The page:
My memory of teaching over a half-century ago is filled with holes. In thinking back to the time when I began teaching at Glenville High School in Cleveland (OH) in 1956 as a 21 year-old novice, I can recall some events, some students, some teachers, but there is much I forgot. I do remember well, however, that the students were nearly all Negro—the words “black” and “African American” were not in general use then.
As for what I did daily in my five U.S. and world history classes that year and the next six that I taught there, only slivers of memory come to mind. And even those fragments are disconnected. I do have students’ reminiscences of lessons I taught, a few actual “study guides” that I prepared weekly for my U.S. history classes, student papers with my comments on them, occasional articles about one or more classes of mine in the student newspaper, and photos of me teaching in the annual yearbook. That’s it.
In assembling those shards of memory and documents from more than a half-century ago knowing what I know about teaching history to teenagers, I find it hard to sort out what I actually did in my classroom from what I would have liked to have done.
Consider current events in history courses. I do remember that I set aside Fridays to teach current events. Either in my first or second year of teaching, I began posting covers of Time magazine showing national leaders such as Kwame Nkrumah of Ghana, Nikita Khrushchev of the Soviet Union, Richard Nixon and Lyndon Johnson of the U.S., and Mao Tse Tung of the People’s Republic of China. These Time covers lined the ledge above blackboards—this is before green or white chalkboards–that ran along the front wall and one side of my classroom. I would change these colorful portraits and photos as leaders came and went in their countries.
In those 45-minute periods on Fridays, as I recall, I taught a teacher-directed lesson on a newspaper article or international event that I found connected to something I had taught recently in U.S. or world history such as a coup d’etat, the election of a President, a Cleveland event, or something that occurred at Glenville high school itself. Students could receive extra credit (I used a point system to grade students) for bringing in newspaper and magazine articles that they could connect to what we were studying the rest of the week. They would report on the article to the class—yes, they had to stand at the front of the class where my desk was located—summarize the article they described and then take questions from me and other students. I do recall that students in the late-1950s brought in and reported on articles about Little Rock (AR) where the state governor refused to protect nine Negro students into Central High School after a federal court had ordered school officials to admit those students.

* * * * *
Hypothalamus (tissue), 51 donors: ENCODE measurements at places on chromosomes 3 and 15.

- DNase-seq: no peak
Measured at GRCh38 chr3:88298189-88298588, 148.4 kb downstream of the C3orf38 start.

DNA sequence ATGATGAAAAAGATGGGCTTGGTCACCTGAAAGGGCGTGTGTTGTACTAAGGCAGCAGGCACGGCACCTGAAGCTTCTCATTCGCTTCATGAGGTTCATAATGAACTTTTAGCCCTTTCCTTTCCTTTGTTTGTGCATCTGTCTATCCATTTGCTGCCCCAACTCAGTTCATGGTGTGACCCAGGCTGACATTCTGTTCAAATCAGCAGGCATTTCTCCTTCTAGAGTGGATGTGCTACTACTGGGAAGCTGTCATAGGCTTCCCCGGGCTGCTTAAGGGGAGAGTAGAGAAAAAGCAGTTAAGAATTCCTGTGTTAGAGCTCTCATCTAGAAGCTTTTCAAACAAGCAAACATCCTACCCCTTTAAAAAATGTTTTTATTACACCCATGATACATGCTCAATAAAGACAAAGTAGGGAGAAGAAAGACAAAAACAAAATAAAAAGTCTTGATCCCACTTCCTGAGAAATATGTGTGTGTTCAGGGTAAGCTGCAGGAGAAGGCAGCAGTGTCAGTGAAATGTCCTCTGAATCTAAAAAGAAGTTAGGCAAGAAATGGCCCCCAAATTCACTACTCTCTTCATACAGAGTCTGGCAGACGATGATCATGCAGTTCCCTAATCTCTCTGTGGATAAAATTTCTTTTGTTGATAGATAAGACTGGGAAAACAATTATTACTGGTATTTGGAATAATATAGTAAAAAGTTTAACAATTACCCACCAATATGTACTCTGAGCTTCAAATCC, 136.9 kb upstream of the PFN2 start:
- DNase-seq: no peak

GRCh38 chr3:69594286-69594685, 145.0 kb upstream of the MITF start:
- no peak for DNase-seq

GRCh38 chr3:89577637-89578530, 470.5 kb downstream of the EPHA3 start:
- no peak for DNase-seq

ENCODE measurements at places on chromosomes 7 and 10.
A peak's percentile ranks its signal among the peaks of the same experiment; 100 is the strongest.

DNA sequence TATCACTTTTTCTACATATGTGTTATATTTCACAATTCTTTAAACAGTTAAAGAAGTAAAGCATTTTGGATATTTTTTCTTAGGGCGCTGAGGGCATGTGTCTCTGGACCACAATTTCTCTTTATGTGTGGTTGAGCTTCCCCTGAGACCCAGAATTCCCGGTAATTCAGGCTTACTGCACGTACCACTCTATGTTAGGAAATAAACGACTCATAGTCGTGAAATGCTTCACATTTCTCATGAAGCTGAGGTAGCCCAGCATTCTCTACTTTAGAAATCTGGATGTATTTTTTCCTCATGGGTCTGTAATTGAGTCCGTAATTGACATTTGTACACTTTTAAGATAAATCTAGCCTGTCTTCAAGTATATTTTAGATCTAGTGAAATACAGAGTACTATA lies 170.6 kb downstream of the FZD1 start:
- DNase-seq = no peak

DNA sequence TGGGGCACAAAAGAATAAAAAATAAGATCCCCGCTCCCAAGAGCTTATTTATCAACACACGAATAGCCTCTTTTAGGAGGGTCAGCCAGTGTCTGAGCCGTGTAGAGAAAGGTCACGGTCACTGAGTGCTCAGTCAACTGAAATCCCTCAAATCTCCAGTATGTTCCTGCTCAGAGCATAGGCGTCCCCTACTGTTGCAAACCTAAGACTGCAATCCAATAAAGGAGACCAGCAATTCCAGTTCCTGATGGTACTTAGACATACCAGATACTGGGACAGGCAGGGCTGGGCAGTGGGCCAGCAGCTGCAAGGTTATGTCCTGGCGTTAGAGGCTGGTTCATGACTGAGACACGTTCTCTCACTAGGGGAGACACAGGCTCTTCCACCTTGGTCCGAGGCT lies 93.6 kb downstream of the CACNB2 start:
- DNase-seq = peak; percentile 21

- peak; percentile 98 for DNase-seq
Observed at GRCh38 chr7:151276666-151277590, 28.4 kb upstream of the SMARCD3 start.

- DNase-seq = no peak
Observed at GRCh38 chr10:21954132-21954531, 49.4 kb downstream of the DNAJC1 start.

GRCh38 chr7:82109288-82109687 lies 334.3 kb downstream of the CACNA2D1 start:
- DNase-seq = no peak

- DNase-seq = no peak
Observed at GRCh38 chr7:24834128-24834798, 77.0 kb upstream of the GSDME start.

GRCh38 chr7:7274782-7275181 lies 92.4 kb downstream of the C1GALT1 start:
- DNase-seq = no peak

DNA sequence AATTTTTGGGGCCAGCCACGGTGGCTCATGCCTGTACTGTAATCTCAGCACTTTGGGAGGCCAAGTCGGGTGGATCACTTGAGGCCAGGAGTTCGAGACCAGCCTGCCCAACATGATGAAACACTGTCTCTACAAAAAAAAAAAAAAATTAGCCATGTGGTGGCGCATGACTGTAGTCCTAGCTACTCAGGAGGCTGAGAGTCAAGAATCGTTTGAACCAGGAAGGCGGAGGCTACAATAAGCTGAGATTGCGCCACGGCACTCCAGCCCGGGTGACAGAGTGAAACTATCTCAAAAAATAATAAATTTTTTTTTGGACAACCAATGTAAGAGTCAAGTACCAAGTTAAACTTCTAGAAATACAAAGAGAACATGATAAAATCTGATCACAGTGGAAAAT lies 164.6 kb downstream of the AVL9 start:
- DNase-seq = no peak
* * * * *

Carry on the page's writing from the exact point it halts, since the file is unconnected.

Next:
On Monday through Thursday, I would teach lessons on the “golden age of Athens” or Andrew Jackson’s Indian Removal Act followed on Friday by articles on the Montgomery (AL) bus boycott (1956) or on the Suez Canal crisis (1956). Sure, I recall making efforts, sometimes vainly, to tie together disparate topics on successive days but on Friday, chronological history went out of the window. How come?
At that time among social studies academics and teachers was the prevailing progressive belief that for history to be engaging and meaningful teachers had to connect the past to the present. Integrating the past with the present would help students see connections that they could not see in tramping through the textbook from the explorers discovering North America through the 13 colonies to the American Revolution to the Civil War to collapsing with fatigue around World War I. Although the word relevance was seldom used then, the idea of making past events real to students by locating contemporary connections prevailed. In theory, that is.
So as a novice teacher managing five classes a day of around 175 students, believing in that integration of the present to the past, I set aside one day a week to do just that. Other, more experienced teachers, might have connected past to present with examples in daily lessons rather than setting aside an entire period once weekly. I did not.
Did it work for me? Yes, because I would try to make links in choosing articles, Time covers, and discussions with each class. Doing so, stretched me intellectually. Did it work for students? I have no idea.
Fast-forward to 2013. While few social studies teachers will quarrel with the importance of linking the past to the present, the standards-based, accountability, and testing dominant in U.S. schooling now often prevents setting aside precious time as I did a half-century. While there are still calls (see here and here) for more current events taught in history courses, how much of that kind of integration occurs, I cannot say.